A Toronto man is accusing his building’s property management of being discriminatory after receiving a notice to take down his Pride flags.
Alex Nadar has been living at his North York residence for just over a year and his experience has not been as welcoming as he had hoped.
“I am one of the only openly coloured gay individuals in my building,” said Nadar in an interview with CityNews.
In the spirit of Pride month, Nadar decided to express his pride by displaying flags on his balcony, like many residents and store fronts have done across the city.
Within less than 24 hours, Nadar discovered a letter left at his front door.
“We have noticed that you have a flag or flags hanging from your balcony” read the notice, “Although we can appreciate their purpose, it is strictly against the condominium rules, which we have listed below.”
The letter Nadar shared with CityNews he received from property management:
Nadar was left baffled, pointing out that other residents have flags showing support for their teams during the Euro and Latin America soccer championships, as well as planters fixed to balcony railings, something not permitted as per the notice Nadar received.
“You should be penalizing everybody that is not following the guidelines. And not just someone who is publicly supporting Pride. This is Toronto. We know what June is,” said Nadar.
To avoid a potential fine, the Toronto resident decided to remove the flags now instead of at the end of the month.
“Pride is much bigger than me. It’s so upsetting because we have fought for so long to have our voices heard and just to be silenced like that, it’s ridiculous,” Nadar added.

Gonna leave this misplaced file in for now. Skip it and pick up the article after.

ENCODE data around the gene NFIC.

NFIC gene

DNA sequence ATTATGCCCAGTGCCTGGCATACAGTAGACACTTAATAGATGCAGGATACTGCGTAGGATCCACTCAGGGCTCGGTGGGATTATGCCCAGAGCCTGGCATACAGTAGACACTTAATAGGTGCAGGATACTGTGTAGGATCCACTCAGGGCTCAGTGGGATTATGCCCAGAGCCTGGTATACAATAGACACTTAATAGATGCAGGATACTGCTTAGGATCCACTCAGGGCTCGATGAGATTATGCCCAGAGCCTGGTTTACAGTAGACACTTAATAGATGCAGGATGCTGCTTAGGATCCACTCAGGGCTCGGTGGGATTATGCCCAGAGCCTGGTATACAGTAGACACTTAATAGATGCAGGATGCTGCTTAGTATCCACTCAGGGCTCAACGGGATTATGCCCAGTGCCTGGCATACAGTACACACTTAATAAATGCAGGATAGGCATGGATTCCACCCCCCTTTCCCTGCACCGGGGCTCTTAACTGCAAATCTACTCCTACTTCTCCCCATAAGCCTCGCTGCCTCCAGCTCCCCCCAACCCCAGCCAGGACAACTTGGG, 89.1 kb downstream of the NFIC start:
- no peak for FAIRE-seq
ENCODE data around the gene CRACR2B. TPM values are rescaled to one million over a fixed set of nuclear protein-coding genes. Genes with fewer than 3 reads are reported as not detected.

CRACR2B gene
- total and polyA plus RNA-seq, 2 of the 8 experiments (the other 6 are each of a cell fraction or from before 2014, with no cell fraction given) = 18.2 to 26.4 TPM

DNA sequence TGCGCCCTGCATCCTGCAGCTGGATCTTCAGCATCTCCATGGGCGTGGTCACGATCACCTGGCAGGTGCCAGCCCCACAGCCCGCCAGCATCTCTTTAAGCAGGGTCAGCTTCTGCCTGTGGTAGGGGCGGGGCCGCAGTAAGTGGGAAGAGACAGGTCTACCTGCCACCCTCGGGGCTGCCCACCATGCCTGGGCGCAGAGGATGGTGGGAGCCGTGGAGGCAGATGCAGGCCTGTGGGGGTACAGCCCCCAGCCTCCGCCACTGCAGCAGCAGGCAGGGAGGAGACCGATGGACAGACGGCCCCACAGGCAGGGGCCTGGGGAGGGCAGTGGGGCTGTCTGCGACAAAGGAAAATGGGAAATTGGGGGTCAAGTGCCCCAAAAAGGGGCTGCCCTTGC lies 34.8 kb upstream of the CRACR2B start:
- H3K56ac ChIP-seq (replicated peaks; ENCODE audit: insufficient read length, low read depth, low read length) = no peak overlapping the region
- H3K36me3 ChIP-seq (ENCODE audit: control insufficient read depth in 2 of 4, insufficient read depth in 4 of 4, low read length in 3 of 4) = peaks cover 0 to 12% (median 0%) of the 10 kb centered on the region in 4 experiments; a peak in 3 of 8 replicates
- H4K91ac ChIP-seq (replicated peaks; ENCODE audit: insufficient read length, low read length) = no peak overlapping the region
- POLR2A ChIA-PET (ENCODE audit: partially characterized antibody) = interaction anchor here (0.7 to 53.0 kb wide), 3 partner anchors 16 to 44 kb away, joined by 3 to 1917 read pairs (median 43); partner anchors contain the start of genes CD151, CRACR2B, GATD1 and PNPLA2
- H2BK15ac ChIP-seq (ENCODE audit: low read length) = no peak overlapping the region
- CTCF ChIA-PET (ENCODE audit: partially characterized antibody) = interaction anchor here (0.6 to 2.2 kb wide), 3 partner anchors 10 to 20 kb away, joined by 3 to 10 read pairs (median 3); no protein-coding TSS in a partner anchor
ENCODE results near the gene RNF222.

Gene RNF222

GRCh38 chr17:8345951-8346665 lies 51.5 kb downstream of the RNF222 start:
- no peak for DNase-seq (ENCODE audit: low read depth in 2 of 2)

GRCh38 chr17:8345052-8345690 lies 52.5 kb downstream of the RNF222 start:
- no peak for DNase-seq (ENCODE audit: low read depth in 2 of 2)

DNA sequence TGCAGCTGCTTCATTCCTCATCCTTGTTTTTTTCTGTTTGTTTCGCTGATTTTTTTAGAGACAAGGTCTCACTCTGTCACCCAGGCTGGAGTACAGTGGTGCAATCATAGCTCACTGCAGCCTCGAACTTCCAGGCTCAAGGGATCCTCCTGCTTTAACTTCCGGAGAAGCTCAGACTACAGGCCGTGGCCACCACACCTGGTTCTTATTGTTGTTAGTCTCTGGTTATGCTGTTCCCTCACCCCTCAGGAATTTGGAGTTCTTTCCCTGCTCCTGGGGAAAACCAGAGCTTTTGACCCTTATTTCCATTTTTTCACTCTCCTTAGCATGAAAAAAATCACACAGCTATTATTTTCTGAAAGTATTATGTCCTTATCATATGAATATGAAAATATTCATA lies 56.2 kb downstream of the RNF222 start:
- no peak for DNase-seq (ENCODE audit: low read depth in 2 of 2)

Brilliant Property Management sent a statement saying the allegation other flags were permitted to remain up and that the condominium singled out this individual is “not factual.”
“We understand the impression this would give off if we were indeed singling out individual homeowners, but this is not at all the case,” wrote Eric Plant, property manager of Brilliant Property Management Inc. in an email to CityNews. “We respect the LGBTQ community and are wholly committed to creating an inclusive community. That being said, it is our job to enforce the building rules, regardless of who is in violation of them.”
Plant states that they are not aware of any sports flags that remain up in the building, and had recently sent a notice to another resident to remove a “small Canadian flag.”
“The condominium board and management have always enforced these rules equally among all residents.”
Nadar said he recently contacted other residents that live in other units in the building, and no one has received any notices.
In an email to a friend of Nadar’s who was also inquiring why he was told to take the flag down, Plant wrote that it is a decision that must be made through the board of directors and will be bringing the issue to them in hopes of making a change. “In fact, in another building of ours, flags are allowed for special occasions (national holidays, pride month, etc.) and this is a model that has worked in the past.”
The federal government published data Tuesday in relation to LGBTQ2+ community across the country to mark Pride season that points to concerns in relation to acceptance, mental health and well-being.
Canada is home to approximately one million people who are LGBTQ2+, accounting for 4 per cent of the total population aged 15 and older in 2018.